Watchdog doubts ability to audit Labour policies for 2015 poll
The Office for Budget Responsibility has said "significant issues" must be settled if it is to audit the manifesto promises of opposition parties.
The watchdog scrutinises government tax and spending pledges and Labour wants it to do the same for its economic programme before the 2015 election.
OBR boss Robert Chote said this could benefit policy making but said it might be better to wait until the 2020 poll.
Rushing the process could be "damaging" for the independent body, he told MPs.
Under Labour's plans, the OBR would be able to study parties' manifesto pledges to see if they add up without passing judgement on individual policies.
This would ensure a "more informed debate" at the election without undermining the watchdog's impartiality, Labour's shadow chancellor Ed Balls has said.
Chancellor George Osborne is opposed to the idea, insisting the OBR was set up in 2010 specifically to provide growth and borrowing forecasts and assess the impact of government policies on its own fiscal targets.
The Lib Dems have said the idea of letting the OBR do the same for opposition parties has merit but is unlikely to be viable in time for next year's general election.
Mr Chote has already warned that the law would need to be amended to change the OBR's remit.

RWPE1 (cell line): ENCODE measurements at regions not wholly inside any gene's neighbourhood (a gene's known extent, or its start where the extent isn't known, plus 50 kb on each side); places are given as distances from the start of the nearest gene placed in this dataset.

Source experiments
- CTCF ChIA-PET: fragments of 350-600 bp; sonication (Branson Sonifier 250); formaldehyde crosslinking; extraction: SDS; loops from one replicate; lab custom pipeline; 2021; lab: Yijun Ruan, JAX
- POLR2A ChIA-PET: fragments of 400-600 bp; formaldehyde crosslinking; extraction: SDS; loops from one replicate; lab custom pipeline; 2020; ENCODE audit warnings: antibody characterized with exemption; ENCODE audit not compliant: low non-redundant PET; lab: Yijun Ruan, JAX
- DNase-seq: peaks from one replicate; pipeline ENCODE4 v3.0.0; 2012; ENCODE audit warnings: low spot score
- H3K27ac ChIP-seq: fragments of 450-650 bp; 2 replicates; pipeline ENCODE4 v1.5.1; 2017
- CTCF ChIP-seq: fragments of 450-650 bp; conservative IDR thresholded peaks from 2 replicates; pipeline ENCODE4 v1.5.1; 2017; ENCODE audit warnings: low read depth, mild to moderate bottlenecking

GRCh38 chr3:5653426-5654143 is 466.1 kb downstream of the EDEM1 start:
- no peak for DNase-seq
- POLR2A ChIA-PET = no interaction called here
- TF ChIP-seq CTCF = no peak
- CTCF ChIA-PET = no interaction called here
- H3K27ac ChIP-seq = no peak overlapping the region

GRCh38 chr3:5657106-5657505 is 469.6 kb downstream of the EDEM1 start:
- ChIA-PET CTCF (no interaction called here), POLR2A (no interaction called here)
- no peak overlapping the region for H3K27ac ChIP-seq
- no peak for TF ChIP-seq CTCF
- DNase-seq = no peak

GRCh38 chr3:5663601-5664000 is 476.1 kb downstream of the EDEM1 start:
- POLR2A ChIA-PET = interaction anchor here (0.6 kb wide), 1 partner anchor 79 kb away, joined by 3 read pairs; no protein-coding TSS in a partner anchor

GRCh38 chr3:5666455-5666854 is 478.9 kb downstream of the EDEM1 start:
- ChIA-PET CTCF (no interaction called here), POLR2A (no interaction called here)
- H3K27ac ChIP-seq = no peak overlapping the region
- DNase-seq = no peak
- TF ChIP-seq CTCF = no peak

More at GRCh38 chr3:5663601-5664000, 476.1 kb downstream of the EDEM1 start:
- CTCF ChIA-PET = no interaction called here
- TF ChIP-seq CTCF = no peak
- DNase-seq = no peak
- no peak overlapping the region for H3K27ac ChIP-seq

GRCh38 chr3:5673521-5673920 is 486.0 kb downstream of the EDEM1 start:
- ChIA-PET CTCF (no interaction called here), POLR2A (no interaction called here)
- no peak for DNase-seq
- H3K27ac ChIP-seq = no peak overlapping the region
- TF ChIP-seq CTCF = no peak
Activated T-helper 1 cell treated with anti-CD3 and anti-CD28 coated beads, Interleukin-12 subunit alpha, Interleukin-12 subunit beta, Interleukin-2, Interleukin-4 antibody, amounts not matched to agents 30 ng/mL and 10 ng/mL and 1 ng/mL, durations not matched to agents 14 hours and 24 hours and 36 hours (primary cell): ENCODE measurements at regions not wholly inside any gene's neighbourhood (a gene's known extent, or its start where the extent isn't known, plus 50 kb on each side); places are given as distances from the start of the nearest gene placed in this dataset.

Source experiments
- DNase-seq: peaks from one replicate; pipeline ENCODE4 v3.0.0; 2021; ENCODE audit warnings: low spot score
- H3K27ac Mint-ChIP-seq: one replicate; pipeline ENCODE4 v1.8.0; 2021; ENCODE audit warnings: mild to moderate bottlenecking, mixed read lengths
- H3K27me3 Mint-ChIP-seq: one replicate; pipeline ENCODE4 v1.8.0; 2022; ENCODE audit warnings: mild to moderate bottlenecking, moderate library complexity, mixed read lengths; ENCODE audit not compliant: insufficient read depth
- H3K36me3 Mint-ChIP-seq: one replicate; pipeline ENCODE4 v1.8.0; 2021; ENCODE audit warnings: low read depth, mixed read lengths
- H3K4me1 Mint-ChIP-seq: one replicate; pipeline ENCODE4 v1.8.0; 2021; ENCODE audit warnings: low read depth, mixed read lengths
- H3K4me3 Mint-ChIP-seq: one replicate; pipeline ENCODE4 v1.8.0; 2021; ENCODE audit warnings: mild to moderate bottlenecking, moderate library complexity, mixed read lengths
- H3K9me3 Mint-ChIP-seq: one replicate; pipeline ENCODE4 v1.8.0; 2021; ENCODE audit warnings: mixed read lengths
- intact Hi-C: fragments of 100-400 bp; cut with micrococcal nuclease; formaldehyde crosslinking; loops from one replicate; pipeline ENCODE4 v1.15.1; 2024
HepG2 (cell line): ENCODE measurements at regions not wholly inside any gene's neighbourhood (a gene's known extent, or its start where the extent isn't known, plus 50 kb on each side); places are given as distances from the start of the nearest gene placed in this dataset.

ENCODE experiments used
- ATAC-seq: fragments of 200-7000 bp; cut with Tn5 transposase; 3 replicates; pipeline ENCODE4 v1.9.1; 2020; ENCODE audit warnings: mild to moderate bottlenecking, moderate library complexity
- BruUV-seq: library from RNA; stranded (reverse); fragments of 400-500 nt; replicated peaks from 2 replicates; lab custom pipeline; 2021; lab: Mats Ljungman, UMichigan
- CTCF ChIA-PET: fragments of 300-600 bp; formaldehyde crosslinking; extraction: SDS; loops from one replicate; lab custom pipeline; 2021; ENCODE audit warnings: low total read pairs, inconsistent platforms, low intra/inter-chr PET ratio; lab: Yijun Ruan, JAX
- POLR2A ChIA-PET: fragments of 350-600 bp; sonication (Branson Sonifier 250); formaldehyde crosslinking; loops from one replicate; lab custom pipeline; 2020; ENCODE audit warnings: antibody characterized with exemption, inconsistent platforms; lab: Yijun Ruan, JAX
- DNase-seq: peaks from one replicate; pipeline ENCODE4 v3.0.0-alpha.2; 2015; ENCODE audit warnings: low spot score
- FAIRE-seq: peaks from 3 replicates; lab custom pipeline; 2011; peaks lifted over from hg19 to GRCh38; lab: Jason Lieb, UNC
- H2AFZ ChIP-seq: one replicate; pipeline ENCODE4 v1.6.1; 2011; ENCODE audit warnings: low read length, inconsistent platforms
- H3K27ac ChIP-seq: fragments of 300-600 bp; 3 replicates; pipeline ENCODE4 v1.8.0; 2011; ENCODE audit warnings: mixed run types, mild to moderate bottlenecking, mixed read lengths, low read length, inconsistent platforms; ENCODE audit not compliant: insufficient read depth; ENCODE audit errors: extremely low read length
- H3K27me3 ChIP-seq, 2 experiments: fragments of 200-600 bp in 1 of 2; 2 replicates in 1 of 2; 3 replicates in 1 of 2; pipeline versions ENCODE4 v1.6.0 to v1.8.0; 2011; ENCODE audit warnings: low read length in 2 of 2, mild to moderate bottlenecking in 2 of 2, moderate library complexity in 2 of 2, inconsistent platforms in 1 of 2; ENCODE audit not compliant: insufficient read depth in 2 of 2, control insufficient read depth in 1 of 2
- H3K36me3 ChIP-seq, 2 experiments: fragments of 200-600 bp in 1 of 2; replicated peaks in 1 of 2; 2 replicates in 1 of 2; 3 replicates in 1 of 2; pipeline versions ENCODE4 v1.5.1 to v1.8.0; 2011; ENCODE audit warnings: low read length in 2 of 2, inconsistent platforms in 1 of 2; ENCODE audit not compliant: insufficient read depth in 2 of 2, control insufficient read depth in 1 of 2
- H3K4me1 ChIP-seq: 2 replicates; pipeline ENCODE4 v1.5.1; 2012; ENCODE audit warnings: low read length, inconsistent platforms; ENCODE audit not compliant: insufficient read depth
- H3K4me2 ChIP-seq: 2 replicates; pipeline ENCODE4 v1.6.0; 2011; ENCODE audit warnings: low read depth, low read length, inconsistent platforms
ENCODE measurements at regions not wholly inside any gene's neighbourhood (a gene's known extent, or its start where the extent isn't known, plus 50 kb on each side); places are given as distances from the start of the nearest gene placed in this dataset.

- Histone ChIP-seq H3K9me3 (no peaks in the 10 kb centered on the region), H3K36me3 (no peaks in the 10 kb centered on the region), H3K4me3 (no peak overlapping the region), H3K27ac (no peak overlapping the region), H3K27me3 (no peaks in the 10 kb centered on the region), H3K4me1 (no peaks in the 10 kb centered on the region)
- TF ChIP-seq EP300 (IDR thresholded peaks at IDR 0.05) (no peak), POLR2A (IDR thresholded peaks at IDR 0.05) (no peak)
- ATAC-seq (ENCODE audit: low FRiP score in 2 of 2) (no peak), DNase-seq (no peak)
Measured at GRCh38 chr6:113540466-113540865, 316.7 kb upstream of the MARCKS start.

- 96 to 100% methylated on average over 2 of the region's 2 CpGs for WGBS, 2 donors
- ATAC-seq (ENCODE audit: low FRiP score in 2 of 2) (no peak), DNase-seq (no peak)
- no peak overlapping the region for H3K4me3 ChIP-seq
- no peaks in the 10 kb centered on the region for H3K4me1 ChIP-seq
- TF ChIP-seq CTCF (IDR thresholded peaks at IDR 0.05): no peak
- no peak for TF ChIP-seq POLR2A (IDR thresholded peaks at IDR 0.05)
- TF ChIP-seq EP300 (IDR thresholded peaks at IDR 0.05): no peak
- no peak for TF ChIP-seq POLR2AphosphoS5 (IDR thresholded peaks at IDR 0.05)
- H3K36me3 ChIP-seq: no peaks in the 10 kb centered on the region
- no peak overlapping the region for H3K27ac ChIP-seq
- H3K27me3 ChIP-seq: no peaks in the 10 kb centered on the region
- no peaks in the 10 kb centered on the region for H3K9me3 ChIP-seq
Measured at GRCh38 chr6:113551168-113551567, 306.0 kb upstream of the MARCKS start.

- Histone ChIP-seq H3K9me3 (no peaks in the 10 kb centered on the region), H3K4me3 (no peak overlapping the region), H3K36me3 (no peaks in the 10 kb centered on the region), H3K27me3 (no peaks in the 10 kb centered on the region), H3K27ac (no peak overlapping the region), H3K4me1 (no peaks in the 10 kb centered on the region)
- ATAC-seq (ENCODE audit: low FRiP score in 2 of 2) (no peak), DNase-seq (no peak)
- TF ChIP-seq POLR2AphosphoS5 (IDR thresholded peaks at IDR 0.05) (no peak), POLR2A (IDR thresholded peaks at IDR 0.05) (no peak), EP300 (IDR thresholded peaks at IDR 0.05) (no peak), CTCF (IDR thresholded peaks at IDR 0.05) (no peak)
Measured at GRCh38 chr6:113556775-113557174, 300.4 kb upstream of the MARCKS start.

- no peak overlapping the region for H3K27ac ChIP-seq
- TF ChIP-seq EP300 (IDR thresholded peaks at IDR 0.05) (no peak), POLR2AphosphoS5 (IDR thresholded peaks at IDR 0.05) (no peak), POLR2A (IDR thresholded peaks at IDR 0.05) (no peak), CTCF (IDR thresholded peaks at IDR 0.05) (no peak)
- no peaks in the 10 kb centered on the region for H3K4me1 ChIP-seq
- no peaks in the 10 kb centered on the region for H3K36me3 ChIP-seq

'Rules of the game'
In written evidence submitted to the Treasury committee of MPs, he said independent scrutiny of pre-election policy proposals may contribute to "better policy making" and could help "facilitate" the formation of coalitions in the event of inconclusive poll results.
But he said it would have major repercussions for political parties and civil servants as well as the watchdog itself.
"First and foremost, it would be essential to establish clear 'rules of the game' for all involved, well before the election, and to ensure that adequate resources were in place to do the job properly," he told the Treasury Select Committee.
"To embark on this exercise in a rush, or with insufficient resources, could be very disruptive for the parties and very damaging to the OBR.
"Putting it bluntly, if Parliament wished us to play this role in the 2015 election, we would need a clear steer in the very near future to have any hope of putting the necessary practical arrangements in place in time to deliver a smooth process."
He went on to suggest the idea may need to be put on the backburner until after the general election.
"Indeed advocates of the reform may now feel that it would be better to consider these issues at the beginning of the next parliament - with a view to being fully prepared before the subsequent election - rather than rush into it for 2015 and risk undermining support for the idea in the longer term."
The cross-party committee has said the OBR should have "absolute discretion" over the work it undertakes, including the scope to examine "the fiscal policies of political parties".
In response, Labour said there was growing cross-party support behind the idea.
"If the political will is there by the early summer then, as Robert Chote says, it is still possible to make this reform happen before next year's election," Mr Balls said.